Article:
This new program is called SNACC (Student Nutrition and Culinary arts Community). It integrates the importance of fresh food and community through cooperation and sharing the food that the students have grown and prepared.

img_0638

Here is the recipe if you want to try our Pumpkin Dip at home!

screen-shot-2017-02-08-at-12-46-46-pm

Posted in Goosefoot, Lessons, SNACC, Updates from the garden!

Winter’s Rhythm Gives Way to Spring

January 2017 saw the first students making forays into the winter garden with exclamations of  ‘The bean teepees are gone!’, ‘The garden looks empty.’  Then on closer examination, they found wiggling worms in the soil and a world of wonder in the seemingly empty garden scape.

They noticed that the cover crops they planted in the autumn have created a bed of green on the garden beds and the pumpkins they placed in November have decomposed at the base of the fruit trees in the orchard.

img_8496

Finding the different types of cover crop in the garden beds

During garden class time the students are learning that winter time is all about letting the garden rest and building the soil through cover cropping and mulching the garden beds that provide the much loved vegetables that we eat throughout the year.

img_8499

Sharing in the Garden Circle

 

Grade Two students rolled up their sleeves and flipped the cover crops they planted this fall in their new little cove garden. We said a thank you to the cover crop before flipping it into the soil and noted that the green growth that we planted will now decompose and invite worms and micro organisms to feed and build the soil.

In anticipation of spring planting, the Grade One and Grade Two students have planted peas in clear plastic trays that have been placed in light boxes in the hallways at the Elementary School. Students can watch as the peas germinate and sprout inside and then continue the cycle by planting the little plants in the garden when the soil warms up.

Students found the tall bamboo poles that made the bean teepees with dried vines and bean pods still attached. Piles of dry beans, ready for pulling from the vines were pulled, opened and sorted into big bowls of purple and black scarlet runner beans, black and white orca beans and brown and white rockwell beans. Students from SWA, and grades two, three and five participated in opening the magic beans and sorting them into type. We took the dried vines and empty pods to the compost bin.  Due to the enthusiastic students, we were able to get our entire crop of dry beans ready for storage and potential cooking.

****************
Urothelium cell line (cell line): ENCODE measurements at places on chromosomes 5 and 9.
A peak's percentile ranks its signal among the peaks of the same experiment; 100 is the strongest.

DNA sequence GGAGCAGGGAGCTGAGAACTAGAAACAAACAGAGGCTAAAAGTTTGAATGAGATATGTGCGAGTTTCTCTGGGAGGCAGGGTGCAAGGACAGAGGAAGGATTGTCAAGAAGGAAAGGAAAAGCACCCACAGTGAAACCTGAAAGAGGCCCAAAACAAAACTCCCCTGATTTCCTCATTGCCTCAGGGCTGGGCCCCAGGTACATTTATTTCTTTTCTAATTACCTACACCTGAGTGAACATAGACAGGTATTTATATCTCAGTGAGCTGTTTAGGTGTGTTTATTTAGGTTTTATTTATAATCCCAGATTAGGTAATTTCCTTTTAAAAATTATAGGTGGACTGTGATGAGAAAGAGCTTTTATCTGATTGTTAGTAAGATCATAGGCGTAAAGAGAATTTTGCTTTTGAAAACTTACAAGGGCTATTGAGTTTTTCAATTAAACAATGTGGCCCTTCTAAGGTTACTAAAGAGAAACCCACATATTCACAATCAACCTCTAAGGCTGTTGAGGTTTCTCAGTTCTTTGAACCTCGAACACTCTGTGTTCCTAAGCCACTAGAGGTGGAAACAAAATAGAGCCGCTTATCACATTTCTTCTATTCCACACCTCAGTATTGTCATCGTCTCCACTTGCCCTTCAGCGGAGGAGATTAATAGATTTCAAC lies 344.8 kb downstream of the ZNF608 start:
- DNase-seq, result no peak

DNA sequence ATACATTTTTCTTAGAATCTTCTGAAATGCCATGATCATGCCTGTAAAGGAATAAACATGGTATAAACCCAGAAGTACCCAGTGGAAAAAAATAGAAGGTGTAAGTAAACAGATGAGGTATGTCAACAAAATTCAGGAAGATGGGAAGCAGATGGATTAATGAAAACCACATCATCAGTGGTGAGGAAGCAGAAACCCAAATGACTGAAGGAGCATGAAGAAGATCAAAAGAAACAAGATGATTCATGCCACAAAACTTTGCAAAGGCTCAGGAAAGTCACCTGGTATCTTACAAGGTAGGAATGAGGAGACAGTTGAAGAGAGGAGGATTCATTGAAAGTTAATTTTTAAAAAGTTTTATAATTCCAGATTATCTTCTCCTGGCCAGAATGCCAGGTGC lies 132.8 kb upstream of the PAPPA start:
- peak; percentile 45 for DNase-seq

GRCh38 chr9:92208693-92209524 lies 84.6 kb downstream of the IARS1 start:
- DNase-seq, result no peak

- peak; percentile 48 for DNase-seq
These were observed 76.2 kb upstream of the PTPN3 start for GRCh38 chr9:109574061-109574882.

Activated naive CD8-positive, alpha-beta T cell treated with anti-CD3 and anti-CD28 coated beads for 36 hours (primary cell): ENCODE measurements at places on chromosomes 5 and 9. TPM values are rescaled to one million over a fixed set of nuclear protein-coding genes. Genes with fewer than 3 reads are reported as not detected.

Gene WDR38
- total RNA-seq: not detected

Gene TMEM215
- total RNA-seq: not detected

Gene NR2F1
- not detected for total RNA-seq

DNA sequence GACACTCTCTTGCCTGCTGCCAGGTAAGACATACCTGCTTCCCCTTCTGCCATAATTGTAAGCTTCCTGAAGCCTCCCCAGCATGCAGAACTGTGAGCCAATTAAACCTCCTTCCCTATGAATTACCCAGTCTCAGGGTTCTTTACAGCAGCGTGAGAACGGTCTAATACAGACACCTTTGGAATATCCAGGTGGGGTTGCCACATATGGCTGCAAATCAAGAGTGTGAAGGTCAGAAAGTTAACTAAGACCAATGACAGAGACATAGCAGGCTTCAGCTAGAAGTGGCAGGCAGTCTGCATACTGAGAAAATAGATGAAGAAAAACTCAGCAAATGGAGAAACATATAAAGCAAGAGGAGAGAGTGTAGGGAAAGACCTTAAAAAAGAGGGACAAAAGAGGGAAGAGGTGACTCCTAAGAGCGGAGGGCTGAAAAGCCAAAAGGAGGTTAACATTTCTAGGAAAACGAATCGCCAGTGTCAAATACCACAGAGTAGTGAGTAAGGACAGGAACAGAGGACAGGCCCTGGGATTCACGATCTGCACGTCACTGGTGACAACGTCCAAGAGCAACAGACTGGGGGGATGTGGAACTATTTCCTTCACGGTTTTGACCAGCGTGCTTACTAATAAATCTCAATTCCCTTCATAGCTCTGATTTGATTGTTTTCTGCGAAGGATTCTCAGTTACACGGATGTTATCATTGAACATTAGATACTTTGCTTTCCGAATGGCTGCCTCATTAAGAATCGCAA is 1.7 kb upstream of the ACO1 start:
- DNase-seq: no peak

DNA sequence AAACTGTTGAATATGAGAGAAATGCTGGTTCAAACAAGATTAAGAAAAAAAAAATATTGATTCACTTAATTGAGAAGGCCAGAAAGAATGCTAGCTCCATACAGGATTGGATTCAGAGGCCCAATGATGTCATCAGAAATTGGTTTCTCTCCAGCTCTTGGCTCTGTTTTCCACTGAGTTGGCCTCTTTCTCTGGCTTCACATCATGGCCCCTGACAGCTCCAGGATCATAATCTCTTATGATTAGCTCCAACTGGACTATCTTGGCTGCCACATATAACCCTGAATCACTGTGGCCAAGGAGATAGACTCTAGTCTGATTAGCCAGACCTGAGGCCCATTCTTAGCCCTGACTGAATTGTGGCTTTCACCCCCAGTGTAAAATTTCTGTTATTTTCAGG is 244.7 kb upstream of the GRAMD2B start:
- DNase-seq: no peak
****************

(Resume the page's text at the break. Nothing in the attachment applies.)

Finally the energetic Grade Three students took buckets and shovels to move a big pile of leaves to make way for the load of rich compost that was delivered last week outside the western side of the garden fence.

The garden may look empty, however it’s just a moment in time as we prepare for spring planting. The students are learning to care for the land and grow food by participating in activities that honor the rhythm of the seasons all year long.

As we sing in our garden song:

It’s all in the rhythm of the earth…

It’s all in the rhythm of the sun…

It’s all in the rhythm of the moon…

It’s all in the rhythm of rain…

It’s all in the rhythm of our heart…

 

Posted in Updates from the garden!

The new season has begun!

It has been a ferocious winter with lots of rain, freezing weather and snow, but in between the gusts and downpours, the students have been helping to turn over cover crops and get the School Farm ready for the new growing season. We’ve started all classes K-5 and the students sowed peas to examine before being planted out.

The pumpkins fertilizing our fruit trees are decomposing quite nicely. The dwarf scotch curly kale is quite sweet and delicious, a favorite with the children. And quite spectacularly, Val Twomey’s class helped move the veggie tunnel! Never underestimate the capacity of 20 second graders!

Posted in Updates from the garden!

We met the match… and more!

big-check-goose-2feb17_8596

From L to R: Kevin Engstrom, Linda Racicot, Jo Moccia, Sandy Whiting, Cary Peterson, Marian Myszkowski, Charlie McKissrick

big-check-cake-heart_8591A happy crowd gathered at the Goose Grocer to celebrate the generous $73,575.36 check that Goosefoot and the Goose donated to the School Farm and Garden Program!

A lovely cake with a heartfelt wordle, and carrots and kale harvested from the Big Acre rounded out the festivities.

A huge thank you from all the farmers, teachers and volunteers who work to make this program happen. We couldn’t have done it with Goosefoot and the Goose!

big-check-kale-and-cake_8593

~~~~~

BREAKING NEWS!
Thanks to the wonderful generosity and support of our community, Goosefoot has met the match… and more! $36,787.68 was donated and the Goose Grocer is going to match it all!

Come to the big check ceremony on Thursday, Feb. 2nd at 4 pm at the Goose Grocer. Goosefoot will be presenting the South Whidbey School District with a check for $73,575.36 for the School Farm and Garden program!

Read the Press Release HERE.

An enormous thank you to Goosefoot and the Goose Grocer, and to our community!

Posted in Funding support, Goose Grocer, Goosefoot